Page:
Not everyone can be an energy preserving guru, but you can take control of your phone’s battery-life-expectancy. Check out some of these best practices to optimize battery life in phones.
Don’t run out of juice.
Always fully charge new phones and batteries before their first use. This ensures that your battery knows what its maximum capacity is. Most lithium-based batteries should be charged 5-6 hours before the first use.
Lithium-based batteries are meant to be charged frequently. Running it all the way down can actually damage the battery to the point where it never fully feels like itself again. It will likely shorten your battery’s life expectancy each time.
Turning your phone on and off takes up a massive amount of battery life. Keeping that in mind, you should only be powering down if it is going to be for a significant amount of time. If you usually don’t answer your phone after work or once you go to bed, this may be a better time to turn off your phone for several hours.
If you are going to be in an area with no reception, this may be a good time to power down. On the subway, on a plane, or in the mountains for a while? Turn it off. When you are in an area with little to no signal, your phone is looking for one and will use energy trying to find it. If you still want to use your phone for offline activities, put it in flight mode.
Don’t give yourself the need to charge.
Unless you are in a meeting or it is truly necessary, please switch the vibrate feature off. When you are receiving audible calls with a ringtone, leave vibrate off. Just use the ringtone.
Backlighting takes battery power. The more you can get by without it, the more your battery will thank you. If you need a little backlighting, most phones will allow you to customize your level or percentage in a settings menu directly from the phone. Some phones even have an ambient sensor that automatically adjust based on your lighting conditions.
Avoid using moving or animated images for your phone’s background. As much as you need a monkey hugging a kitten in your life- that is how quickly it will drain your battery. Phone screens actually use a lot less energy when they are displaying black backgrounds, so the darker the better.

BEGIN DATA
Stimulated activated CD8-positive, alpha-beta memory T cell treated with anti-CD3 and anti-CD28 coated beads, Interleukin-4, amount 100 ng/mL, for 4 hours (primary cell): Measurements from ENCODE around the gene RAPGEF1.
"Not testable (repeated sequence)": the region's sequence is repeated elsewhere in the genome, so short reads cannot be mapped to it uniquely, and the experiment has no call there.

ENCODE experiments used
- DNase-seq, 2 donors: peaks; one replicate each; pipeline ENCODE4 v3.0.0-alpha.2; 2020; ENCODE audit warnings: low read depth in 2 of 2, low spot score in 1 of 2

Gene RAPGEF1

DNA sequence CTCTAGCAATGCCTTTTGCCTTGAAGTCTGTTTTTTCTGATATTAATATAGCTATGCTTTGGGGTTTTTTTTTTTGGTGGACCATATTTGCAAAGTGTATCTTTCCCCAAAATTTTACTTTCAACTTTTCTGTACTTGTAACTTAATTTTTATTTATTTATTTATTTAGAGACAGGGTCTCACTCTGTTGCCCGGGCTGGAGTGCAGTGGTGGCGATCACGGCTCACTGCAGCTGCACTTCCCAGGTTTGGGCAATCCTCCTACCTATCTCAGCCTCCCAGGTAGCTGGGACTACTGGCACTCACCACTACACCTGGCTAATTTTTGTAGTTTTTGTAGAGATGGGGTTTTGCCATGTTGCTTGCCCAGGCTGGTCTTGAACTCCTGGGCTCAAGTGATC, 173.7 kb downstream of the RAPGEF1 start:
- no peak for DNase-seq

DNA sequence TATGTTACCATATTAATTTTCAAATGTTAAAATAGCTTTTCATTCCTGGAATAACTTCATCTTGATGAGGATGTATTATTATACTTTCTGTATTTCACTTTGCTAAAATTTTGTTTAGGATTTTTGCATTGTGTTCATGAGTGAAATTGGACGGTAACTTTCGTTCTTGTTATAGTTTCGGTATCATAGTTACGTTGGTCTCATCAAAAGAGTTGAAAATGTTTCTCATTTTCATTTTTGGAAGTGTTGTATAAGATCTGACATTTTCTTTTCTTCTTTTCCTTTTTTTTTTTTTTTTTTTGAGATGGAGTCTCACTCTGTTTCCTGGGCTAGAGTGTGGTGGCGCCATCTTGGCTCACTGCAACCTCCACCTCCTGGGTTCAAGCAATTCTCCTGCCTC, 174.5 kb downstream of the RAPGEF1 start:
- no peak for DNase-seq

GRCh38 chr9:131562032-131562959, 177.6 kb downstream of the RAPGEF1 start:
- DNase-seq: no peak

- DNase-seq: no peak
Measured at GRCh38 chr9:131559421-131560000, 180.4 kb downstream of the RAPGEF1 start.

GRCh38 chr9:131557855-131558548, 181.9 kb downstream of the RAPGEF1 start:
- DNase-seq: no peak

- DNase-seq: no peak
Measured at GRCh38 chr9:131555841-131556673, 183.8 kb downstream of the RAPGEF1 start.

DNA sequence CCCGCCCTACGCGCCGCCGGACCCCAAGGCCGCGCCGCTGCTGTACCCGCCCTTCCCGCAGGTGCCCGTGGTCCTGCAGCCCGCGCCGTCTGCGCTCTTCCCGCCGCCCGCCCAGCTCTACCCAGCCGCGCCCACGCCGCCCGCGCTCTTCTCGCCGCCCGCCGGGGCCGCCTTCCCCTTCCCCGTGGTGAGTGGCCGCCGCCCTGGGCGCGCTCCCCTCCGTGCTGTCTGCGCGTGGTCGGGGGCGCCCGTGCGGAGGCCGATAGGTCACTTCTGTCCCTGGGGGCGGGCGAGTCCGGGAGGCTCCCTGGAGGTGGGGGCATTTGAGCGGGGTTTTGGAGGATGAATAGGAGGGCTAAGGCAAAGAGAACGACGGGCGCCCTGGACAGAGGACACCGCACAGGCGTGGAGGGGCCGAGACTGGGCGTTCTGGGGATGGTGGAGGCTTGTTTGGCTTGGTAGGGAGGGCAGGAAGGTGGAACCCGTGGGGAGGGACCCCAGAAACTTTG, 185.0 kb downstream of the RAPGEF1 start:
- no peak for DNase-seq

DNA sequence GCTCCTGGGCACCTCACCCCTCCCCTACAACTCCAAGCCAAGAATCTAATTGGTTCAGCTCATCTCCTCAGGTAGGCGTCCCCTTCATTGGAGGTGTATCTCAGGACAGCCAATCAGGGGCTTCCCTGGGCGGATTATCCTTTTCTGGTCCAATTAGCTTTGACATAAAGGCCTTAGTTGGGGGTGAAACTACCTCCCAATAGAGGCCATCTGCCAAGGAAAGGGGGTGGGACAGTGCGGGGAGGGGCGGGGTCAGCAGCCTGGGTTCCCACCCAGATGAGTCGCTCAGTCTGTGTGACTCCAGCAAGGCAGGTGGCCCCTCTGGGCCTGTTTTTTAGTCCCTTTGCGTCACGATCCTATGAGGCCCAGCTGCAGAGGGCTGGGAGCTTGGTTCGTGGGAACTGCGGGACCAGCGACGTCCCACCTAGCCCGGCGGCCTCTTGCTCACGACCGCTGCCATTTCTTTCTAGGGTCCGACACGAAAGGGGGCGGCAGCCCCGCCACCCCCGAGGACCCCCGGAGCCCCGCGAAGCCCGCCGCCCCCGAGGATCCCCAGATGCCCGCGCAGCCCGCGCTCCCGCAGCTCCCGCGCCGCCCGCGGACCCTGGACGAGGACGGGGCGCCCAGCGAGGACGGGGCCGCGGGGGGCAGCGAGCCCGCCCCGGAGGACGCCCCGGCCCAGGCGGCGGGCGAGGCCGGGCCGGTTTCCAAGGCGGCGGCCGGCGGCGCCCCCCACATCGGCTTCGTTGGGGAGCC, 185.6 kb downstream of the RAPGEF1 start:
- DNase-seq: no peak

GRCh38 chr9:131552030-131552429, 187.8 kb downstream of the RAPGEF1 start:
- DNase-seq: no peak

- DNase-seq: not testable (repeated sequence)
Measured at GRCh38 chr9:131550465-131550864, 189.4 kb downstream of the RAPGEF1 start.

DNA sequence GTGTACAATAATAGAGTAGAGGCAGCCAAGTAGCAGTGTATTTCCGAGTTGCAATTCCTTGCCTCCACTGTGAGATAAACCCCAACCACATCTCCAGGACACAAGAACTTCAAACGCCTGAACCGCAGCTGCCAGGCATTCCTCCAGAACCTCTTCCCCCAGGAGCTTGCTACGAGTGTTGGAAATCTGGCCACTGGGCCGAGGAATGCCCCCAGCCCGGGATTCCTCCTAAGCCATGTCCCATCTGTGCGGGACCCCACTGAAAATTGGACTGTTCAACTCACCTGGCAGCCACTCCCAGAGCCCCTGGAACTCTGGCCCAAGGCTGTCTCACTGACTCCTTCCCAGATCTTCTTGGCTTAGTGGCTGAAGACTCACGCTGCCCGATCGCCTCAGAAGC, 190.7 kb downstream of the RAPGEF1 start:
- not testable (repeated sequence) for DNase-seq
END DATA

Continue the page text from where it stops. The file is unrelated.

Keep it short and sweet.
If you know your battery is low, resist the urge to continue gabbing. Let them know. If they care, they will understand. Say what you need to say and get to a charger. Sometimes a dying battery can even be a good excuse to get off that call you want to end anyways.
Resist the urge to use those battery-sucking extras, especially f it is going to be a long minute before you can recharge. Games, internet, and especially flash photography can really draw what life your battery may have left.
Wi-Fi, GPS, infrared, and Bluetooth all drain your battery very quickly. When it comes to one of these features, only turn it on when you know it is going to be in use. Remember to turn it off when you are done. Some phones even have a menu icon for these features as a shortcut, so that you can easily tap to toggle on and off.
Keep it cool. Keep it clean.
Heat can really wear on a battery. Try not to leave your phone out in the blazing sun or carry it in a pocket directly against your body. Another thing to keep an eye on is your charger. If your phone feels hot while charging, you may have a defective charger.
Clean the contacts on the phone and battery, but also try to keep them clean when not in use. The best way I’ve found is with a dust plug. Port Plugs offers a wide range of them. Dust plugs are a great way to keep your battery port, earphone jack, and USB ports clean. Most importantly, it will help you get the best connection when charging your battery.
To sum it all up: Make good judgments, don’t drain it, make do without flashy extras, keep it clean, and always stay cool. You can do it. I have faith in you.